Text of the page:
Upstairs, the master bedroom is a charming pale green with bespoke figured silk curtains and antique furniture. The overall effect is a happy mix of new and old.

But buying a house was difficult. As a US citizen, Smith couldn’t get a mortgage for years. He arrived in the Eighties and rented a cottage in King’s Road that was “cute as hell”. To buy, however, he was required to put down 50 per cent in cash. “I just couldn’t afford it then.” He kept saving, but prices kept rising.


You’d never guess: the traditional brick façade of the terrace house keeps the secret of the ferny haven at the back

Finally, in 2002, he got the financing, and went straight online to find a house within his budget. He’d never been to Camberwell, but the tired house he saw, carved up and untouched since the Sixties, its walls nicotine brown, with a knackered kitchen on the back, offered more per square foot than anything else, so he bought it — even though a steel roof beam had been sawn right through, and the house seemed only to be standing through willpower.

At which point, Smith was transferred back to America. His friend Patrick de Nangle looked after the place while he was away and started off the fern garden, armed with a photo Smith sent him of Jim Thompson’s garden in Bangkok. Gallo brought Smith back in 2011, when he looked for an architect.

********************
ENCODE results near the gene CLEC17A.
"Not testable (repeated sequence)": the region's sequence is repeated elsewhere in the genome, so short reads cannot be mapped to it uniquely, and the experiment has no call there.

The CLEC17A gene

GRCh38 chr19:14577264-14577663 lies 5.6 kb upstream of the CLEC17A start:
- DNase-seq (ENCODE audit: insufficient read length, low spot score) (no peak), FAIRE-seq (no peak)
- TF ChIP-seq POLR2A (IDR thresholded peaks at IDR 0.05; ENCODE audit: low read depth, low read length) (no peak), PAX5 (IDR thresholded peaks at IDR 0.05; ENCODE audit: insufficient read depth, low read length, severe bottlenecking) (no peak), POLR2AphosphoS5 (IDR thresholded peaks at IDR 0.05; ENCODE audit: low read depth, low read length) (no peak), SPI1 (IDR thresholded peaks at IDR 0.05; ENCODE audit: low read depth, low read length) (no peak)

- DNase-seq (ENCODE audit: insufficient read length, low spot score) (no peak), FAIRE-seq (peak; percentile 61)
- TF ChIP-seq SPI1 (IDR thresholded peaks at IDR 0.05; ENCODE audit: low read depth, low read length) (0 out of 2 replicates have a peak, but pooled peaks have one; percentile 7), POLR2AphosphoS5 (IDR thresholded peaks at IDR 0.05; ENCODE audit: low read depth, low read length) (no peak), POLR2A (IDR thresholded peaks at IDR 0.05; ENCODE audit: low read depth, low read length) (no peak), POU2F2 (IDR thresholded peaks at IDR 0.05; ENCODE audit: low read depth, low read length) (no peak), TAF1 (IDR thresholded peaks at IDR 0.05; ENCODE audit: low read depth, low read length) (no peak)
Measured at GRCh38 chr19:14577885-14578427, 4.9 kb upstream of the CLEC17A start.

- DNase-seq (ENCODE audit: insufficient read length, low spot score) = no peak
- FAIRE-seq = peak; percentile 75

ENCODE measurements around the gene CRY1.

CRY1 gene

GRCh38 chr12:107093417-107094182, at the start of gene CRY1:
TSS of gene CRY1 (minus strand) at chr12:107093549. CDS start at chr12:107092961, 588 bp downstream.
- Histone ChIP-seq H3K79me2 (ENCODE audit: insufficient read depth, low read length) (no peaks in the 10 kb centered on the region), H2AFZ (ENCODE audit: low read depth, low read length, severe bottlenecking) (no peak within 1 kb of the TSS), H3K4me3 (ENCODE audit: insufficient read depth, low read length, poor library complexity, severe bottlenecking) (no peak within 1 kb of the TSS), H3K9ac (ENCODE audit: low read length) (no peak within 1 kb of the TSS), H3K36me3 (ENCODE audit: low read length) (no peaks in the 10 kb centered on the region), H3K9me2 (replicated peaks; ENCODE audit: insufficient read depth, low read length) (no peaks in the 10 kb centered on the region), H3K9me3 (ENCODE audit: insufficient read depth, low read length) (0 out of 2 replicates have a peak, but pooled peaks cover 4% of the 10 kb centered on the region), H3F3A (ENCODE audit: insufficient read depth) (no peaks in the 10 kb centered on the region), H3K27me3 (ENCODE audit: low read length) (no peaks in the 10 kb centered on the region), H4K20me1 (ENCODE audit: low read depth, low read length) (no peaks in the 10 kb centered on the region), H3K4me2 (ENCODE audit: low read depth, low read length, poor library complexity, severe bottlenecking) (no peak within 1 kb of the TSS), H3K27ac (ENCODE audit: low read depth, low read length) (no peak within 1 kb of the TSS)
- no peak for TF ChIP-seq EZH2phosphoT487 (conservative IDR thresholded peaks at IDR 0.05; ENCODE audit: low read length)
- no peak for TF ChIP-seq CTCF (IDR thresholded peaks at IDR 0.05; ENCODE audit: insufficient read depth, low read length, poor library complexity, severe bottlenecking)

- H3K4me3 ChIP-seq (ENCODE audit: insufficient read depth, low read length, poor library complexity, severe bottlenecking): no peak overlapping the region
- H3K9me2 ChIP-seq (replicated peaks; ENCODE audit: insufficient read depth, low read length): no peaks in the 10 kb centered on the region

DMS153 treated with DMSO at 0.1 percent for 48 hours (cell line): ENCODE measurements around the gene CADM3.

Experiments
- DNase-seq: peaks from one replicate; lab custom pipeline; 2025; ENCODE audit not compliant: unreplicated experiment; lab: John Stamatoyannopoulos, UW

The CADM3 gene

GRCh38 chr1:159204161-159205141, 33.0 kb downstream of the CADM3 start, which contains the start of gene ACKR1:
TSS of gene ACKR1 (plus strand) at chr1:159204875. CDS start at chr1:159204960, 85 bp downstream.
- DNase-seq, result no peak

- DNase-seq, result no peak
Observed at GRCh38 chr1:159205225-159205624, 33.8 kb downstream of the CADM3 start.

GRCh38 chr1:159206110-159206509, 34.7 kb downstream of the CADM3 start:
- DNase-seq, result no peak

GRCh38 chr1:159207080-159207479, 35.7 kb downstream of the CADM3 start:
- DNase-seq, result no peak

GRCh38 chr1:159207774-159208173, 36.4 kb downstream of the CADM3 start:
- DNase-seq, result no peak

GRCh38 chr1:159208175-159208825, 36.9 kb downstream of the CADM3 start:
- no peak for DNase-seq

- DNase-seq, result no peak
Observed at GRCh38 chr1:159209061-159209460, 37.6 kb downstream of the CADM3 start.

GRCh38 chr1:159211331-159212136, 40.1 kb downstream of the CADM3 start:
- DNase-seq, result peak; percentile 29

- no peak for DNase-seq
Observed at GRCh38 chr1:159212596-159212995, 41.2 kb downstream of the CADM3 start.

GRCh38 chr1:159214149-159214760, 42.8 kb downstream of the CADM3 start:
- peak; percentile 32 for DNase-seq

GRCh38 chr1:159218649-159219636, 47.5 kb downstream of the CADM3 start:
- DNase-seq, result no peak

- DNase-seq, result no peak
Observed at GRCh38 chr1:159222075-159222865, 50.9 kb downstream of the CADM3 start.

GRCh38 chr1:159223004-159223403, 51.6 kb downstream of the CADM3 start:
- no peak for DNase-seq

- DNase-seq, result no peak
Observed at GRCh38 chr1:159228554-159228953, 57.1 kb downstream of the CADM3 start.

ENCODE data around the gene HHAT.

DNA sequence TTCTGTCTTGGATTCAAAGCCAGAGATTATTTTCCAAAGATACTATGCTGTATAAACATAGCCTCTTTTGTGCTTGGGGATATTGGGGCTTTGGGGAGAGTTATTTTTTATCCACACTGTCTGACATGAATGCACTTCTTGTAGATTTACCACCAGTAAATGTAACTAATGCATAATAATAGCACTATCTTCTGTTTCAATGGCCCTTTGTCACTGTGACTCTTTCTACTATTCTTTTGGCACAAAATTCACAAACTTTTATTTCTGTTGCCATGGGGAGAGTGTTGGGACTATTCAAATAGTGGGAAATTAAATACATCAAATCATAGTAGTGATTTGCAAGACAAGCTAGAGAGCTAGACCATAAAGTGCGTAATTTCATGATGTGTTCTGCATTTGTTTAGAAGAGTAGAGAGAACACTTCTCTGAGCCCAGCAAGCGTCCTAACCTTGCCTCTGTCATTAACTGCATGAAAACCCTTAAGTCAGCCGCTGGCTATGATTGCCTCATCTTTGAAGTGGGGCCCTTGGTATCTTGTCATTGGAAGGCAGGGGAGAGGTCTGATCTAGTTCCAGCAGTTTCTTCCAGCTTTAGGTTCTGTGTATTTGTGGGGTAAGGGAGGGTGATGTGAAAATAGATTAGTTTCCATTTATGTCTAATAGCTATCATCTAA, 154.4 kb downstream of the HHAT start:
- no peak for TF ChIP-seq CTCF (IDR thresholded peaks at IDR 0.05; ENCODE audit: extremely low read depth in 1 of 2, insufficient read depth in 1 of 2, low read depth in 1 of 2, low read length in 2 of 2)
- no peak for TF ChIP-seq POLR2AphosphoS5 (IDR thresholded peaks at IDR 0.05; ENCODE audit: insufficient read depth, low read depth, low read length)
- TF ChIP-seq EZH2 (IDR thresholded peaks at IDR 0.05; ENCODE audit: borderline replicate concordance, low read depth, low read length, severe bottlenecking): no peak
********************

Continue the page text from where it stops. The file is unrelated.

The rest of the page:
“I used Homes & Property. I made a list of 10 and whittled them down to four.” Tim Murray of Moxon Architects took him to see a project the practice had done for TV presenter Trinny Woodall.

Murray had a pre-planning chat with the planners, who approved of the idea of a clean glass box right across the back. However, when the plans were submitted, the old planner had gone and the new one refused permission. Smith and his architect had to take this on the chin and come up with a fresh design. After negotiations, the current design went through.

It’s a good thing Greg Smith is a patient man, because after a full 18 months in planning, building works took a further 18 months. At one point, looking straight up through the floors because the boards were so bad, he wondered how the house was still standing. But after new steels, repairing, and repointing, it’s all in good shape.


While my back was turned: Greg Smith bought a house — then his company sent him abroad for years. While he was away, the garden flourished in the care of a friend and Smith added to the planting – and restored and modernised the house – when he got back

Inside, Murray had great ideas, such as the white lacquered kitchen cupboards with long, cut-out lug handles, and a glass door dividing the old and new parts of the house.

This house is dramatic but also personal, and very nicely done, and the architect maximised what his client wanted. Looking out at the garden, it’s easy to forget you are in south London — not tropical Thailand.


House was bought in 2002 for £450,000

Cost of works done: £500,000

Value now (estimate): £1.8 million


Photographs: David Butler and Simon Kennedy